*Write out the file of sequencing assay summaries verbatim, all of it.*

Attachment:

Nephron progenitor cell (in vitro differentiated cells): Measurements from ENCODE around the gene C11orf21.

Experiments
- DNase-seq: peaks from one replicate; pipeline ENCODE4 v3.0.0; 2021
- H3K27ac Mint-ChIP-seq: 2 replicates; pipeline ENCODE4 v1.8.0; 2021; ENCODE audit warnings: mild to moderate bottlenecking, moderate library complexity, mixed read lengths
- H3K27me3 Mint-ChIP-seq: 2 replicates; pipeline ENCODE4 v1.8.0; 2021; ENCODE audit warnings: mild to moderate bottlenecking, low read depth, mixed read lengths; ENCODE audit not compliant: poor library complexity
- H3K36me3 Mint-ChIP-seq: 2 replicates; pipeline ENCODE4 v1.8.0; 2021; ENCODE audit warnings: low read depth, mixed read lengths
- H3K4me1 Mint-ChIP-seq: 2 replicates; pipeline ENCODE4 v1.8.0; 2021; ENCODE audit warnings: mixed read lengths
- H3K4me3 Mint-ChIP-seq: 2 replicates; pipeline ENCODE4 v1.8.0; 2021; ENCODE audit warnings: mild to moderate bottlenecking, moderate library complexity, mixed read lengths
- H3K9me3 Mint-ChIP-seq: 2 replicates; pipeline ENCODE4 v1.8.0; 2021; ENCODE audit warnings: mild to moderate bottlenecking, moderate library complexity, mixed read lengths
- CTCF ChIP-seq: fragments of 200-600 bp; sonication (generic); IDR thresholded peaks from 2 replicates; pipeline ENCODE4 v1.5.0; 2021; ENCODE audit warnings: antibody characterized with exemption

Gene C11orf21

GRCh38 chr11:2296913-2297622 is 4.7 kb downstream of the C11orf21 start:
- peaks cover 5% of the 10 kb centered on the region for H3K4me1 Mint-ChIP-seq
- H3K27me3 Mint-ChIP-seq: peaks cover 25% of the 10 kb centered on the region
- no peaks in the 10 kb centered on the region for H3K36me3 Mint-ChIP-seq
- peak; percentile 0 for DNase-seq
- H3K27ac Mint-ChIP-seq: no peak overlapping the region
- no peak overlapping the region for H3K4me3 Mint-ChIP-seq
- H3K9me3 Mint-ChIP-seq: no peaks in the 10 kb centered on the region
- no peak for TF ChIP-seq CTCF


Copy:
Nephron progenitor cell (in vitro differentiated cells): Measurements from ENCODE around the gene C11orf21.

Experiments
- DNase-seq: peaks from one replicate; pipeline ENCODE4 v3.0.0; 2021
- H3K27ac Mint-ChIP-seq: 2 replicates; pipeline ENCODE4 v1.8.0; 2021; ENCODE audit warnings: mild to moderate bottlenecking, moderate library complexity, mixed read lengths
- H3K27me3 Mint-ChIP-seq: 2 replicates; pipeline ENCODE4 v1.8.0; 2021; ENCODE audit warnings: mild to moderate bottlenecking, low read depth, mixed read lengths; ENCODE audit not compliant: poor library complexity
- H3K36me3 Mint-ChIP-seq: 2 replicates; pipeline ENCODE4 v1.8.0; 2021; ENCODE audit warnings: low read depth, mixed read lengths
- H3K4me1 Mint-ChIP-seq: 2 replicates; pipeline ENCODE4 v1.8.0; 2021; ENCODE audit warnings: mixed read lengths
- H3K4me3 Mint-ChIP-seq: 2 replicates; pipeline ENCODE4 v1.8.0; 2021; ENCODE audit warnings: mild to moderate bottlenecking, moderate library complexity, mixed read lengths
- H3K9me3 Mint-ChIP-seq: 2 replicates; pipeline ENCODE4 v1.8.0; 2021; ENCODE audit warnings: mild to moderate bottlenecking, moderate library complexity, mixed read lengths
- CTCF ChIP-seq: fragments of 200-600 bp; sonication (generic); IDR thresholded peaks from 2 replicates; pipeline ENCODE4 v1.5.0; 2021; ENCODE audit warnings: antibody characterized with exemption

Gene C11orf21

GRCh38 chr11:2296913-2297622 is 4.7 kb downstream of the C11orf21 start:
- peaks cover 5% of the 10 kb centered on the region for H3K4me1 Mint-ChIP-seq
- H3K27me3 Mint-ChIP-seq: peaks cover 25% of the 10 kb centered on the region
- no peaks in the 10 kb centered on the region for H3K36me3 Mint-ChIP-seq
- peak; percentile 0 for DNase-seq
- H3K27ac Mint-ChIP-seq: no peak overlapping the region
- no peak overlapping the region for H3K4me3 Mint-ChIP-seq
- H3K9me3 Mint-ChIP-seq: no peaks in the 10 kb centered on the region
- no peak for TF ChIP-seq CTCF